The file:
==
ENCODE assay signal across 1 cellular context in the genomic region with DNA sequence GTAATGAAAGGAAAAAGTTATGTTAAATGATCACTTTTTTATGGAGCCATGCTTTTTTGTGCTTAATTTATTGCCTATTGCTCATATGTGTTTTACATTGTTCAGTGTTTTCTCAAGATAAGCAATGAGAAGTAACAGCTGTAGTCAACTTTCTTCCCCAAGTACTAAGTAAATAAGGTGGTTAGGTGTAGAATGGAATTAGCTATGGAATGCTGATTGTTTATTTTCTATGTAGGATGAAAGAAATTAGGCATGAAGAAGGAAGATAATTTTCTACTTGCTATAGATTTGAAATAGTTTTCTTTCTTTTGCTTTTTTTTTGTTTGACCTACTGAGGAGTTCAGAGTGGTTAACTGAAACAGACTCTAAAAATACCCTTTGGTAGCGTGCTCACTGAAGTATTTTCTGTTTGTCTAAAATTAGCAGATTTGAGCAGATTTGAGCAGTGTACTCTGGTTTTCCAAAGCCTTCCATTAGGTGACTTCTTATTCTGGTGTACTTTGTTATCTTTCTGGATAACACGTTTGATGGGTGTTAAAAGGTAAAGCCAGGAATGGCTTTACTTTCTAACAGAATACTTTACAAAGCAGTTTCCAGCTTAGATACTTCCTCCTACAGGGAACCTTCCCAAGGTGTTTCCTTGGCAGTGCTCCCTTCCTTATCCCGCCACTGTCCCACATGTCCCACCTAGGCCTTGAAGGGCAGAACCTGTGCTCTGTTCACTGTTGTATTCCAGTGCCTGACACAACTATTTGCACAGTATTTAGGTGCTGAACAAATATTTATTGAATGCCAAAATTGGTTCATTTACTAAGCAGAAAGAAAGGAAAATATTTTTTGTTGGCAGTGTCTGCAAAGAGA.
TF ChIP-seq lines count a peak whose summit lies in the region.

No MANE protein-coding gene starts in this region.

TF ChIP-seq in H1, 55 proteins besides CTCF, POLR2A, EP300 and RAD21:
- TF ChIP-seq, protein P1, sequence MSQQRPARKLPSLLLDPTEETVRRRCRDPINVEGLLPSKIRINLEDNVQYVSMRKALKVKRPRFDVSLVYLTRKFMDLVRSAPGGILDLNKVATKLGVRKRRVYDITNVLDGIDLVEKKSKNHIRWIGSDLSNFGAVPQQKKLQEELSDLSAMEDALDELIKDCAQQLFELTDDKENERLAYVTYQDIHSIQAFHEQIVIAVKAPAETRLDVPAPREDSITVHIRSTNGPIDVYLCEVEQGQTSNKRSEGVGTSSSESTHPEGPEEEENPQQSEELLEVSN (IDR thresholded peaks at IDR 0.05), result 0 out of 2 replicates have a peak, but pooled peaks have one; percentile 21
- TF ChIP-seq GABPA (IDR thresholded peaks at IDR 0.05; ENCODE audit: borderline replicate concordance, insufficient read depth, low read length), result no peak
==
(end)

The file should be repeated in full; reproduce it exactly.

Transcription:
ENCODE assay signal across 1 cellular context in the genomic region with DNA sequence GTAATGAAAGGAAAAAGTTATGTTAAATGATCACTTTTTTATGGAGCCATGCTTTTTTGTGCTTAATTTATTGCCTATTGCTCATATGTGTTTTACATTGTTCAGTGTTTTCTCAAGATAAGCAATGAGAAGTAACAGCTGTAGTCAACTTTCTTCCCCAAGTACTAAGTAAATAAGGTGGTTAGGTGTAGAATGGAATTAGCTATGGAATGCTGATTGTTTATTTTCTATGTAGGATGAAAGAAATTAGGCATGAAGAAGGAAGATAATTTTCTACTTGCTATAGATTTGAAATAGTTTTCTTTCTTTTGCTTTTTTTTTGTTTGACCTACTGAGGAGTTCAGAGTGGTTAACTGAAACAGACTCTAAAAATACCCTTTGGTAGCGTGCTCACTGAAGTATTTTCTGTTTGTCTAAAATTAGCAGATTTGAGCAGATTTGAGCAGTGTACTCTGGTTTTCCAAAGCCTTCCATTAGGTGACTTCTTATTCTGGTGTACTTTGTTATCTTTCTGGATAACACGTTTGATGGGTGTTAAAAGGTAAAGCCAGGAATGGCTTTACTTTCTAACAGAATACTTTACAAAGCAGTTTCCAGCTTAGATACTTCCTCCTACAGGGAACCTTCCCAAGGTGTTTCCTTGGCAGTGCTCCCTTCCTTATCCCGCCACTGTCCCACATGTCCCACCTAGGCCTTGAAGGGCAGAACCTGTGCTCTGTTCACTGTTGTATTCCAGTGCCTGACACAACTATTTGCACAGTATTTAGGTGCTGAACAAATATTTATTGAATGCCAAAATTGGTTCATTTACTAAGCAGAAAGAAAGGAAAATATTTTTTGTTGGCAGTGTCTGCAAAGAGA.
TF ChIP-seq lines count a peak whose summit lies in the region.

No MANE protein-coding gene starts in this region.

TF ChIP-seq in H1, 55 proteins besides CTCF, POLR2A, EP300 and RAD21:
- TF ChIP-seq, protein P1, sequence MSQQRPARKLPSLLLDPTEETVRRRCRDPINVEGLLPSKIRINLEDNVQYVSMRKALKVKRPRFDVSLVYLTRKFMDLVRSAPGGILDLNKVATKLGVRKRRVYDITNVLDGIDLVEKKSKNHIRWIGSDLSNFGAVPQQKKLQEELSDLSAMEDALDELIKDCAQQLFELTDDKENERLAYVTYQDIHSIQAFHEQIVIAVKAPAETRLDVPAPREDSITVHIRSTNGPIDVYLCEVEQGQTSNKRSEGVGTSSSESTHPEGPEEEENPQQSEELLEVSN (IDR thresholded peaks at IDR 0.05), result 0 out of 2 replicates have a peak, but pooled peaks have one; percentile 21
- TF ChIP-seq GABPA (IDR thresholded peaks at IDR 0.05; ENCODE audit: borderline replicate concordance, insufficient read depth, low read length), result no peak